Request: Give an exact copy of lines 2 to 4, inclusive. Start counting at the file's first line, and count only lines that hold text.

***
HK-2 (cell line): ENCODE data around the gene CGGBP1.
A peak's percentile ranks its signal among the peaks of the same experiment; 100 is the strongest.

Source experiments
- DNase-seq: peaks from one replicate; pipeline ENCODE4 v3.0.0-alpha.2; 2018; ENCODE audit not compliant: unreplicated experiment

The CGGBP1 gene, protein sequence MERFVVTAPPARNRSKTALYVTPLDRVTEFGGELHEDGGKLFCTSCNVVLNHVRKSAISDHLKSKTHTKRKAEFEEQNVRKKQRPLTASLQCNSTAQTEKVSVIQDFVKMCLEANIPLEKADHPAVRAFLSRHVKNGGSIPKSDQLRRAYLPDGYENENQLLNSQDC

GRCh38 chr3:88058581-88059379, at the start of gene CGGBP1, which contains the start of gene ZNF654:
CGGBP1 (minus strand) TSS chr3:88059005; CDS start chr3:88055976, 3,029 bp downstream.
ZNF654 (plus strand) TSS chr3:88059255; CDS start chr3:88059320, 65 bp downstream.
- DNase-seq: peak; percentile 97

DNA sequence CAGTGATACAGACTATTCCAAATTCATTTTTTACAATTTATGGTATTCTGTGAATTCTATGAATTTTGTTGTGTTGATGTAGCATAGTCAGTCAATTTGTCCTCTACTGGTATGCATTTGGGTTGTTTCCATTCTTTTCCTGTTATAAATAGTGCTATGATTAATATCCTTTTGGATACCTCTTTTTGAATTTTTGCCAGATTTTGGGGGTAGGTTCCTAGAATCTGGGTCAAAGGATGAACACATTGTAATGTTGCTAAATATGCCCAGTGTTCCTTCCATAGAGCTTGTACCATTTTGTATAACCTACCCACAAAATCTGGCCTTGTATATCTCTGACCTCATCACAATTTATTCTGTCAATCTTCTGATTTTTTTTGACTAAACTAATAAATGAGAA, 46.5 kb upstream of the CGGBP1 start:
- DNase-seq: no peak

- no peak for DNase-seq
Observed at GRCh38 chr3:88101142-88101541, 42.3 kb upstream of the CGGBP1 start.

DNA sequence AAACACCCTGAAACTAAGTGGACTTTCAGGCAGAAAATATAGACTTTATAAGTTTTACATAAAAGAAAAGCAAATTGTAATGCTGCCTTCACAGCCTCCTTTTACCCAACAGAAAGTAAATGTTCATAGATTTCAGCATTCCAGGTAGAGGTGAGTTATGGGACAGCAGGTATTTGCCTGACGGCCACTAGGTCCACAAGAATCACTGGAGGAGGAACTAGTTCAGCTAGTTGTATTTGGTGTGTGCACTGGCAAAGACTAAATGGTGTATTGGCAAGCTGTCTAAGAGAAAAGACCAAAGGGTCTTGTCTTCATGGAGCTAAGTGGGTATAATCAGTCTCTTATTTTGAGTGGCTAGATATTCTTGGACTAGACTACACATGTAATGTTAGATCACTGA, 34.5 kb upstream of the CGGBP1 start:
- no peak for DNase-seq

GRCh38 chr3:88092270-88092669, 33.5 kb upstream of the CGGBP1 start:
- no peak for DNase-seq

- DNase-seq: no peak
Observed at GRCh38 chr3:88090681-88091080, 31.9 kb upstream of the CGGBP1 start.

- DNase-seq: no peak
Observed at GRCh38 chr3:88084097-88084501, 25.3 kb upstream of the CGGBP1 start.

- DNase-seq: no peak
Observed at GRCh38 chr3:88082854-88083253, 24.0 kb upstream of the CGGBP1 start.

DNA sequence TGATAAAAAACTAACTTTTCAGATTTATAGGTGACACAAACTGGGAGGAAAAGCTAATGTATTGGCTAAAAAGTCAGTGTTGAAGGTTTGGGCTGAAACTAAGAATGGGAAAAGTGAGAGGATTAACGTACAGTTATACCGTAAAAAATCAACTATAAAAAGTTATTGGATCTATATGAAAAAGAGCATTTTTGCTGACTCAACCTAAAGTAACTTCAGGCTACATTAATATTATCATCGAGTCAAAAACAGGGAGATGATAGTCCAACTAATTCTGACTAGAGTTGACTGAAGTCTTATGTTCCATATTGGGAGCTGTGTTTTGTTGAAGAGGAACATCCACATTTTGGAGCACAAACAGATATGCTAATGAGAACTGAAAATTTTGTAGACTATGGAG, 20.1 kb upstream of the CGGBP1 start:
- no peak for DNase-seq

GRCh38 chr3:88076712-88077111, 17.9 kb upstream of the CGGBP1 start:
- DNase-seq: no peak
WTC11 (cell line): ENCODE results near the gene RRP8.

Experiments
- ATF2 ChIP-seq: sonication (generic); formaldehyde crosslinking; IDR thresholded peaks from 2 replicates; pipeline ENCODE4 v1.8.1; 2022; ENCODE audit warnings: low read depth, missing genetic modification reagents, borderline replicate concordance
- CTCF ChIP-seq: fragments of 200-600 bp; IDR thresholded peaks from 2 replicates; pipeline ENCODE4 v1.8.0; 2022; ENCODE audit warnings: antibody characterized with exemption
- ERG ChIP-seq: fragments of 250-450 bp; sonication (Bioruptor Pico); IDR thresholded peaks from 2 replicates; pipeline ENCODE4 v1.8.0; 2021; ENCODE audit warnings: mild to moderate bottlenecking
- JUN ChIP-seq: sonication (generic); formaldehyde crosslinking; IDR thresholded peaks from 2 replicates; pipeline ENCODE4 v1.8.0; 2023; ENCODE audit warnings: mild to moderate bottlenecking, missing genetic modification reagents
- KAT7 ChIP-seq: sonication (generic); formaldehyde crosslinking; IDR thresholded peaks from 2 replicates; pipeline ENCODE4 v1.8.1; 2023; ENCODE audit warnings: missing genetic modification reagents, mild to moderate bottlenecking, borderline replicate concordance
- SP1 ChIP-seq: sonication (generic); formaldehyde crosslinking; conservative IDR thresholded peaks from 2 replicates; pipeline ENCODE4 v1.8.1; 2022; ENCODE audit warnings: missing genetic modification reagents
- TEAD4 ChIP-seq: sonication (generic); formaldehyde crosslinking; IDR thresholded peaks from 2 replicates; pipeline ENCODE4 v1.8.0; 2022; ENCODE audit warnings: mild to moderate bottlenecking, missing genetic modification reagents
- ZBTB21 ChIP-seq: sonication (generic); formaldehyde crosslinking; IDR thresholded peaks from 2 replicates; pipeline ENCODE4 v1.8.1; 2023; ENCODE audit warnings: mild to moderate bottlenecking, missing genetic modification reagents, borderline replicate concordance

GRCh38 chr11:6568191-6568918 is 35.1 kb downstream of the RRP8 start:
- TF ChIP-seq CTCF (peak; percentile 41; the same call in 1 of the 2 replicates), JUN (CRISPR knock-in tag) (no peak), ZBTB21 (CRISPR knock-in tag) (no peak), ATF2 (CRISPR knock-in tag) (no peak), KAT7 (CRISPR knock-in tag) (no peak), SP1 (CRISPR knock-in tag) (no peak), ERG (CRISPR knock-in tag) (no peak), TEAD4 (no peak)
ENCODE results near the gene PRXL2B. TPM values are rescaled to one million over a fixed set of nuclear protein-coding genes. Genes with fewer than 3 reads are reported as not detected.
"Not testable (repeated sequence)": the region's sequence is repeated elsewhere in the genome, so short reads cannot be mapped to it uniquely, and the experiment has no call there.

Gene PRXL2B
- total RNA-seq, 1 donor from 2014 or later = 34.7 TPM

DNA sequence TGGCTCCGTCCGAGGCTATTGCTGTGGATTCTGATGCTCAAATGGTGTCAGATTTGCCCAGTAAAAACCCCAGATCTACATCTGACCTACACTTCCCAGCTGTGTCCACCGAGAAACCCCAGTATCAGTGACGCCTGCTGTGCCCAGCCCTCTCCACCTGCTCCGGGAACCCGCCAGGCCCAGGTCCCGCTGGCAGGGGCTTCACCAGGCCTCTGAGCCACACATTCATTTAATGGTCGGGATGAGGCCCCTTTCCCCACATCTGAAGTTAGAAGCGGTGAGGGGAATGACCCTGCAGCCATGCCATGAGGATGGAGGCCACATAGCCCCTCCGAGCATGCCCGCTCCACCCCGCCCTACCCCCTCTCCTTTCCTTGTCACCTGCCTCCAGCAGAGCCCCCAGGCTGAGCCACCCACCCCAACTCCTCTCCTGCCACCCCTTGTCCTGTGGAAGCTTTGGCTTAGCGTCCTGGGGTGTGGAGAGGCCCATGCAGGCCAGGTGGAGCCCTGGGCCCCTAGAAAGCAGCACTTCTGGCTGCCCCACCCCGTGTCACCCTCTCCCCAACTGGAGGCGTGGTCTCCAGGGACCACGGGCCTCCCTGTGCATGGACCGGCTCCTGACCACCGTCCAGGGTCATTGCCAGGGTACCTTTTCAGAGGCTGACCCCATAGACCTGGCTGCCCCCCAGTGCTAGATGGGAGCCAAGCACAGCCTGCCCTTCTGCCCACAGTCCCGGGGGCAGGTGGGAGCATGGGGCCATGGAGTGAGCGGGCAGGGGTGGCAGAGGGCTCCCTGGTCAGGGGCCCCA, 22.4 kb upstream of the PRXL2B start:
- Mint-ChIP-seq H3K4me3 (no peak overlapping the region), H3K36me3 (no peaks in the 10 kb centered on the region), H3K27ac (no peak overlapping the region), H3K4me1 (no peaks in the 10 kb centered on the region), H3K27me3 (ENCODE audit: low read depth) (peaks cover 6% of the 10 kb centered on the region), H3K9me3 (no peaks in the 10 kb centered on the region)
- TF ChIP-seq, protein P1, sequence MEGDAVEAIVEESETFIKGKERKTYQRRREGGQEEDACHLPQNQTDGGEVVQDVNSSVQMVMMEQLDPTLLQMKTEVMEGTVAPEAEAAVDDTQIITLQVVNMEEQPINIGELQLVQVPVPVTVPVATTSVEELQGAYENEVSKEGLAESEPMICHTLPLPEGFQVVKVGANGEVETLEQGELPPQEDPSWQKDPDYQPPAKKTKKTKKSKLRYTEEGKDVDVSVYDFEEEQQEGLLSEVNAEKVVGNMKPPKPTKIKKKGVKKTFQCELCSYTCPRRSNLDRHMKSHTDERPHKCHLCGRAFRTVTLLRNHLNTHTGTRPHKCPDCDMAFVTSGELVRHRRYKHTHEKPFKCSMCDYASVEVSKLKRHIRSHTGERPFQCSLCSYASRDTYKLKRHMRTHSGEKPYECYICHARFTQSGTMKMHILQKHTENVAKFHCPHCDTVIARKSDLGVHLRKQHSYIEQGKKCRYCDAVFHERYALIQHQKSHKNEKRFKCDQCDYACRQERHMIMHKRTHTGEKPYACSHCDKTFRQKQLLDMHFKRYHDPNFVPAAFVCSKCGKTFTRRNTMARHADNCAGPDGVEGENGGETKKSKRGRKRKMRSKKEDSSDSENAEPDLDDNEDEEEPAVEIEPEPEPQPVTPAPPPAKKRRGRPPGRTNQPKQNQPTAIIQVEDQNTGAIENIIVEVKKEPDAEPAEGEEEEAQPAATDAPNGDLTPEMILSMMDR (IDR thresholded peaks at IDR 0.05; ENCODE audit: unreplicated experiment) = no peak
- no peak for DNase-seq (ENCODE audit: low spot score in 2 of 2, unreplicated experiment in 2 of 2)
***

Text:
A peak's percentile ranks its signal among the peaks of the same experiment; 100 is the strongest.

Source experiments
- DNase-seq: peaks from one replicate; pipeline ENCODE4 v3.0.0-alpha.2; 2018; ENCODE audit not compliant: unreplicated experiment